When Cho Nam-Joo’s Kim Jiyoung, Born 1982 was published in South Korea several years ago, it took the country by storm, selling more than a million copies and becoming the most popular book in over a decade. Applauded by many women, those who do not support feminism have spoken out against it. Last year, the film version again caused controversy between those who want South Korean sexism to change and those who think the status quo is just fine. Now available in an English translation by Jamie Chang, English-language readers get a chance to understand this divide firsthand.
Kim Jiyoung is a thirty-three year old wife and mother of a young daughter. Before giving birth and deciding to stay home with her baby, Jiyoung worked at a marketing firm. When she starts mimicking other women, such as her mother and a university friend who passed away during childbirth, her husband Daehyun worries she’s suffering from post-partum depression. It’s true that Jiyoung is no longer around any adults during the day, as Daehyun works late hours. But the reasons behind her “strange” behavior run much deeper.
Jiyoung’s earlier memories of gender disparity go back to when she’s six years old with an older sister and a baby brother. When her mother tries to slip some nourishment meant for the baby boy, her paternal grandmother, who lives with the family, scolds Jiyoung:
The combination of her tone, expression, angle of head tilt, position of shoulders, and her breathing sent them a message that was hard to summarize in one sentence, but, if Jiyoung tried anyway, it went something like this: How dare you try to take something that belongs to my precious grandson! Her grandson and his things were valuable and to be cherished; she wasn’t going to just let anybody touch them, and Jiyoung ranked below this “anybody.”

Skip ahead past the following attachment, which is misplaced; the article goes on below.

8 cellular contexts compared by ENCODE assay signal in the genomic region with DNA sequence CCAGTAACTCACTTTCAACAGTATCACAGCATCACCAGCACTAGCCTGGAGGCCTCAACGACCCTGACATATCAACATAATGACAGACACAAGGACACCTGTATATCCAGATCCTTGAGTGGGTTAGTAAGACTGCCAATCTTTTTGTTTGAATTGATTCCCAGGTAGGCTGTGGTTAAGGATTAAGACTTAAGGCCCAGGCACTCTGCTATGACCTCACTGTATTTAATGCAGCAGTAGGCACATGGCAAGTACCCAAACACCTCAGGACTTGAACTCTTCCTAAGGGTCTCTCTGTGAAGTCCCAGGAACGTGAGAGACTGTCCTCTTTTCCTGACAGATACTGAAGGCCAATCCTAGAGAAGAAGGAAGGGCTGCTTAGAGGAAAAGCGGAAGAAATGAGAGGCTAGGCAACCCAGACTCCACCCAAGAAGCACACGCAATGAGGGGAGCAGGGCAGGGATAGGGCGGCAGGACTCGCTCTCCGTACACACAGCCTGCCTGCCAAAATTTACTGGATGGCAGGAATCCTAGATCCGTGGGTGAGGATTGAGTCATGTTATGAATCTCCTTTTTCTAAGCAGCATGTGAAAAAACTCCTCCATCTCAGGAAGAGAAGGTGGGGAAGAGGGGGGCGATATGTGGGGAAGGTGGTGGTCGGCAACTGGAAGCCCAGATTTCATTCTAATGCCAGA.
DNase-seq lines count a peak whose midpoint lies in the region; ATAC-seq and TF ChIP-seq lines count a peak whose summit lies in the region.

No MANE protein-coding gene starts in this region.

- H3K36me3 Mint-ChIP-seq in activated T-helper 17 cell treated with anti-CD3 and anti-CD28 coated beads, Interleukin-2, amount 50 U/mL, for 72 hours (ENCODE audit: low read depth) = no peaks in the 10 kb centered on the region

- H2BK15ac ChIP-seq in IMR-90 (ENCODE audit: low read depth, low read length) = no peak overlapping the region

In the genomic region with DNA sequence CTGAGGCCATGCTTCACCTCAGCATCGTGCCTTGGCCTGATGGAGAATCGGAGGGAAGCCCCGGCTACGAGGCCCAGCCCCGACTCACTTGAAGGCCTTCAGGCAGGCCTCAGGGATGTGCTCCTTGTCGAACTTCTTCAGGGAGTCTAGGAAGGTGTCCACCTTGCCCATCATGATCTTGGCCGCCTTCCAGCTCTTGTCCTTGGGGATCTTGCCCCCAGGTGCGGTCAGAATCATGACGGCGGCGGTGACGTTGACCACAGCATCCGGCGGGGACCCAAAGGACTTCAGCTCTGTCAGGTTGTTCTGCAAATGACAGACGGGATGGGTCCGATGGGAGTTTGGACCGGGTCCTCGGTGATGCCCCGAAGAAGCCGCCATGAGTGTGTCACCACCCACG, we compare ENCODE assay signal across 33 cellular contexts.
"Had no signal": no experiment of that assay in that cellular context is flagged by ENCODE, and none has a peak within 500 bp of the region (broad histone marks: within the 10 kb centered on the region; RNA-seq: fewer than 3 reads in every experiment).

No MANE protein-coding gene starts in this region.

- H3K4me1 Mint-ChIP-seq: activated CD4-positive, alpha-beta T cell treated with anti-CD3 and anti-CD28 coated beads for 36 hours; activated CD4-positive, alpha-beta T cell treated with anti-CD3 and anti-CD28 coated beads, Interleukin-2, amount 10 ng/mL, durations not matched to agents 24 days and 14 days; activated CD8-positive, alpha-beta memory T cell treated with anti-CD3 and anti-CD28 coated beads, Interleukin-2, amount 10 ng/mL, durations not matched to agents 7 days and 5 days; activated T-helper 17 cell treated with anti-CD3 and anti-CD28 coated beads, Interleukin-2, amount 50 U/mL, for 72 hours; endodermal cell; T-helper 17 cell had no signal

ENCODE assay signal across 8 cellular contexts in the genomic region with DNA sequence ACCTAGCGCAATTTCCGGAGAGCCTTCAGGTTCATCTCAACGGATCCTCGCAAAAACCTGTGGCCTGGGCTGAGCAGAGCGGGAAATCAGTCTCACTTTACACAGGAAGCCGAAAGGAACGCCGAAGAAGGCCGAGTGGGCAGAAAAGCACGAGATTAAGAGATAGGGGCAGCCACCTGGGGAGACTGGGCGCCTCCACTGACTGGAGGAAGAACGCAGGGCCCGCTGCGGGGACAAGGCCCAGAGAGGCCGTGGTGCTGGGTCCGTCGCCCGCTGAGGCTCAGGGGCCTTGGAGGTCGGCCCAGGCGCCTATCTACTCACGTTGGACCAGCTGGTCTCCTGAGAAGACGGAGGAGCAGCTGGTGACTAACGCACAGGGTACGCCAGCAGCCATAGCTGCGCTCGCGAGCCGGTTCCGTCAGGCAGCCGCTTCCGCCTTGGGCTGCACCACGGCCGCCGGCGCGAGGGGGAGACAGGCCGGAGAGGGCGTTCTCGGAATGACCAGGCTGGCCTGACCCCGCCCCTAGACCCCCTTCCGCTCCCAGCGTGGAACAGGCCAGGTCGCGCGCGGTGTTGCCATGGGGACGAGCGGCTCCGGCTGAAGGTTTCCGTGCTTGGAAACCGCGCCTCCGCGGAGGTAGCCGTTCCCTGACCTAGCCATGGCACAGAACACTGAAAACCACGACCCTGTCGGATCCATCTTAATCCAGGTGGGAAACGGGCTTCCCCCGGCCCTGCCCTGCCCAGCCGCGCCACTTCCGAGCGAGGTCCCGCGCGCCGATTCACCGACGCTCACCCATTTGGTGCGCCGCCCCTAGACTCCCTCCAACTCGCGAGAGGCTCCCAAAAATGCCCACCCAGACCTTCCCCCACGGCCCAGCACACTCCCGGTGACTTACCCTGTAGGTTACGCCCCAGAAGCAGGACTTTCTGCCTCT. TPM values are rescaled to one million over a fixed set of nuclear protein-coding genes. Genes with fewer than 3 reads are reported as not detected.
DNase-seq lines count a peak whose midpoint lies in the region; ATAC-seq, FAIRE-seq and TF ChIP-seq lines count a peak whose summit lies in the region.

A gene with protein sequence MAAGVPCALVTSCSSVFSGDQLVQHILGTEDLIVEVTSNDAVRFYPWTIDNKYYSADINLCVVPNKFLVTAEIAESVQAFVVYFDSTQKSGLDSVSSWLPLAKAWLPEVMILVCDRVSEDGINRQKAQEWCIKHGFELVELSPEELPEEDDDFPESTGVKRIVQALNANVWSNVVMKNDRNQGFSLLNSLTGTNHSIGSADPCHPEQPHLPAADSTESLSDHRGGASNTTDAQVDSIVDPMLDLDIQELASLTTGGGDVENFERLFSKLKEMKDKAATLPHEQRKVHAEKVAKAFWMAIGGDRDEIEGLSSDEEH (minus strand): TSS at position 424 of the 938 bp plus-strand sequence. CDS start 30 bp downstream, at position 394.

What Jiyoung doesn’t know as a young girl was that her parents had always been trying for a boy. Her mother had had another pregnancy after Jiyoung and before the brother.
Oh Misook became pregnant with her third child less than a year after Jiyoung was born. One night, she dreamt that a tiger the size of a house came knocking down the front door and jumping into her lap. She was sure it was a boy. But the old lady obstetrician who delivered Eunyoung and Jiyoung scanned her lower abdomen several times with a grim look on her face and said cautiously, “The baby is so, so… pretty. Like her sisters…”
Jiyoung’s mother’s terminated pregnancy came during a time when gender-selection abortions were popular in South Korea. It also coincided—in the 1980s—with South Korea’s ascent as an economic powerhouse. This realization—that the country was progressing while the position of women remained stuck—is one of the main reasons that Kim Jiyoung, Born 1982 is such a gripping story.
As an adult, Jiyoung is outwardly happy. Her job is fulfilling, even though she doesn’t earn nearly as much as the men in her office doing roughly the same work and suffers their derogatory names. Jiyoung’s husband Daehyun is kind and generous, but he’s barely at home, even after Jiyoung returns from work.
The couple has a healthy baby daughter. But this is what seems to lead to Jiyoung beginning to take on the voices and demeanors of other women she knows who have suffered.
The book is short and can easily be read in one setting. Told in an almost robotic, third-person narrative that seems devoid of emotion, its neutral tone highlights the absurdity of the societal rules forced upon South Korean women.
Not just South Korean women, of course. This universal story of balancing marriage, motherhood, and a career may have driven Kim Jiyoung to the brink of insanity, but it’s also the reason the novel has been translated into over a dozen languages. English readers are fortunate to have a chance to read it now.
Susan Blumberg-Kason is the author of Good Chinese Wife: A Love Affair with China Gone Wrong.